Yesterday, the Environmental Protection Agency (EPA) proposed to approve Maricopa County’s air quality plan that shows that Phoenix and the Valley have met the federal health standard for dust known as PM-10.
This achievement is the culmination of decades of collective hard work from local cities, Arizona Department of Environmental Quality, Maricopa County, and Maricopa Association of Governments (MAG).
“Phoenix has worked hard to achieve this goal,” said Mayor Greg Stanton. “By using smart and efficient dust control policies, we make our city healthier and ensure receiving our share of federal transportation funding.”
Phoenix, along with MAG and local cities, implemented many of the most stringent dust controls in the nation. The city’s aggressive dust control program includes asphalt treatments for roads, shoulders, alleys and city-owned parking lots. City codes include dust standards for parking lots and vehicles parked on vacant lots and trespass prevention and dust controls for undeveloped parks and other vacant land to reduce dust emissions. In addition, dust control outreach programs have increased public awareness.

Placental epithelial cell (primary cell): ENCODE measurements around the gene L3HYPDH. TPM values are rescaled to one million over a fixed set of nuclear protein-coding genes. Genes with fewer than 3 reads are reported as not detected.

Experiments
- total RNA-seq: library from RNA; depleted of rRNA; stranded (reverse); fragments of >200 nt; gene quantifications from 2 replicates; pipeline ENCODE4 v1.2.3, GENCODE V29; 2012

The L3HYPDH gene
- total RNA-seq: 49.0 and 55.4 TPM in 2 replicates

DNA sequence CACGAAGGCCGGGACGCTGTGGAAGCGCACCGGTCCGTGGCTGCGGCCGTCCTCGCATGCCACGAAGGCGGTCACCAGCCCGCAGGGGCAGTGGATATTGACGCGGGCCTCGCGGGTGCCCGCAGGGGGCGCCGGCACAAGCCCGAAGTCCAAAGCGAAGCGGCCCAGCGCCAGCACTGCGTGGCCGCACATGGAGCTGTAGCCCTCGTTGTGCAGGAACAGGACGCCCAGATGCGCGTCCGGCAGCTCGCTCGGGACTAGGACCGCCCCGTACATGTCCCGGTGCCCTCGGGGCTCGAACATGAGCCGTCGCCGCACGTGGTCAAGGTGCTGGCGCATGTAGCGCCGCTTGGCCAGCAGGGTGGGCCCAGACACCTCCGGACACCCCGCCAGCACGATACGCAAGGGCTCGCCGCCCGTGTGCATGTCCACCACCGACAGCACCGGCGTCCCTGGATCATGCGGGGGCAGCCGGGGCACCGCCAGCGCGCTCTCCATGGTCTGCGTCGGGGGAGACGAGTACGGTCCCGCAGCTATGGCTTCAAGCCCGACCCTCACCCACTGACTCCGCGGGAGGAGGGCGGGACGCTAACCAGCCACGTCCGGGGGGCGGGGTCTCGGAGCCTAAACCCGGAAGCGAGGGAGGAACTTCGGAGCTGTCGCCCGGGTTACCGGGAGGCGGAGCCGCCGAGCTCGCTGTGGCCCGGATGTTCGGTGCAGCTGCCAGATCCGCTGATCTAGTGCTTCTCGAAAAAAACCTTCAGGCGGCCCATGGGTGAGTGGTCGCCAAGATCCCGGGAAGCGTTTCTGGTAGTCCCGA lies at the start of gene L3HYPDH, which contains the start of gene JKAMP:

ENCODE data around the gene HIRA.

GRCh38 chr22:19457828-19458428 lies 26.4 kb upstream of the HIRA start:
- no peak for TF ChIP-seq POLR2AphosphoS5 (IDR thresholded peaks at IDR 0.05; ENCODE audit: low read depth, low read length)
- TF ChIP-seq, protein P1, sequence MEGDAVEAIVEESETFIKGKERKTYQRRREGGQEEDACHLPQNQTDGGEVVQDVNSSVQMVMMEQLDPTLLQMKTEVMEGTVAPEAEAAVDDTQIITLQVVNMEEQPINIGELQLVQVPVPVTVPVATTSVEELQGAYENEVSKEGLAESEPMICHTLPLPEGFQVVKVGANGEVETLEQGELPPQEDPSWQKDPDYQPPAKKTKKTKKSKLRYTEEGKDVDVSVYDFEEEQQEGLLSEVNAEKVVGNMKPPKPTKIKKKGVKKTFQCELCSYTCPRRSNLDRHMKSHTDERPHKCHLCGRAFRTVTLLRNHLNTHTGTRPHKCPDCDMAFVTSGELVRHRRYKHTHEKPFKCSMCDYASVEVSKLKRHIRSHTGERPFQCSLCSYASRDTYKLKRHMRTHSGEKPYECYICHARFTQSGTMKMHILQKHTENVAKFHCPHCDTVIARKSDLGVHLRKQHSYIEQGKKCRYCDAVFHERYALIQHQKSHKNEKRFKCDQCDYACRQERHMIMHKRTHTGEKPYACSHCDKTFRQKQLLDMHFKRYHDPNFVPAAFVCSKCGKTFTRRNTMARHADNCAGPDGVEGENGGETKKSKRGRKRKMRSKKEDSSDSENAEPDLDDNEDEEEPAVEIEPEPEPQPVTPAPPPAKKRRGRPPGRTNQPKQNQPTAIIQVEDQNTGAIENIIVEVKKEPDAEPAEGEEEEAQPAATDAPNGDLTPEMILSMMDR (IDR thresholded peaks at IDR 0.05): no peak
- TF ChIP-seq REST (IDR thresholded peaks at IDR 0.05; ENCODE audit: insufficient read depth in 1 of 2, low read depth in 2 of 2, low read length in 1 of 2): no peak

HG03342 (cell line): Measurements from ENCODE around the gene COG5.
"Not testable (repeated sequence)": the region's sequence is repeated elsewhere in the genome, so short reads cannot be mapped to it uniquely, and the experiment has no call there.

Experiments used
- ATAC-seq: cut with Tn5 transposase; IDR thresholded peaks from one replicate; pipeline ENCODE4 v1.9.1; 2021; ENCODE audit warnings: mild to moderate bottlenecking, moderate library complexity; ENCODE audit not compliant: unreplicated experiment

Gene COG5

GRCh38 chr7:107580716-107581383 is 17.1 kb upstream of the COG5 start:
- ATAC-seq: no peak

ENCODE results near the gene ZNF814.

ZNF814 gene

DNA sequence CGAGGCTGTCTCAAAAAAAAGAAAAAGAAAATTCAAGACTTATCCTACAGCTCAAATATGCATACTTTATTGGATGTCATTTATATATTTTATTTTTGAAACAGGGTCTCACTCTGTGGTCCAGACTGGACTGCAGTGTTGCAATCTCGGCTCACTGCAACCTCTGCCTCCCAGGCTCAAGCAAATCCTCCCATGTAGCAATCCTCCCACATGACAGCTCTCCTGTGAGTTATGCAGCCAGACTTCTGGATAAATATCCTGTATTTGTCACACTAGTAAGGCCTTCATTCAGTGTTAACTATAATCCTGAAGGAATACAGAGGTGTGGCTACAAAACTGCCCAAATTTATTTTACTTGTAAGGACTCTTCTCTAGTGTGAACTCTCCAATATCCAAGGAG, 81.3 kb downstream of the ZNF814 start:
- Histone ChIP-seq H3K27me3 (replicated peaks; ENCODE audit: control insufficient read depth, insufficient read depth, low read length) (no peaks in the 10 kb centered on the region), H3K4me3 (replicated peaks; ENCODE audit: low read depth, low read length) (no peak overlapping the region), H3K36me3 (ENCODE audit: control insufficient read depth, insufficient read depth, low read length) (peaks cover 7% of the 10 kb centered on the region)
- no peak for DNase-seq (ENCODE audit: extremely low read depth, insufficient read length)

“It’s great to have the acknowledgement from the EPA that we face unique challenges when it comes to dust control, and that our multi-jurisdiction efforts are paying off,” said Vice Mayor Bill Gates, chairman of the City Council Finance, Efficiency, Economy and Sustainability Subcommittee.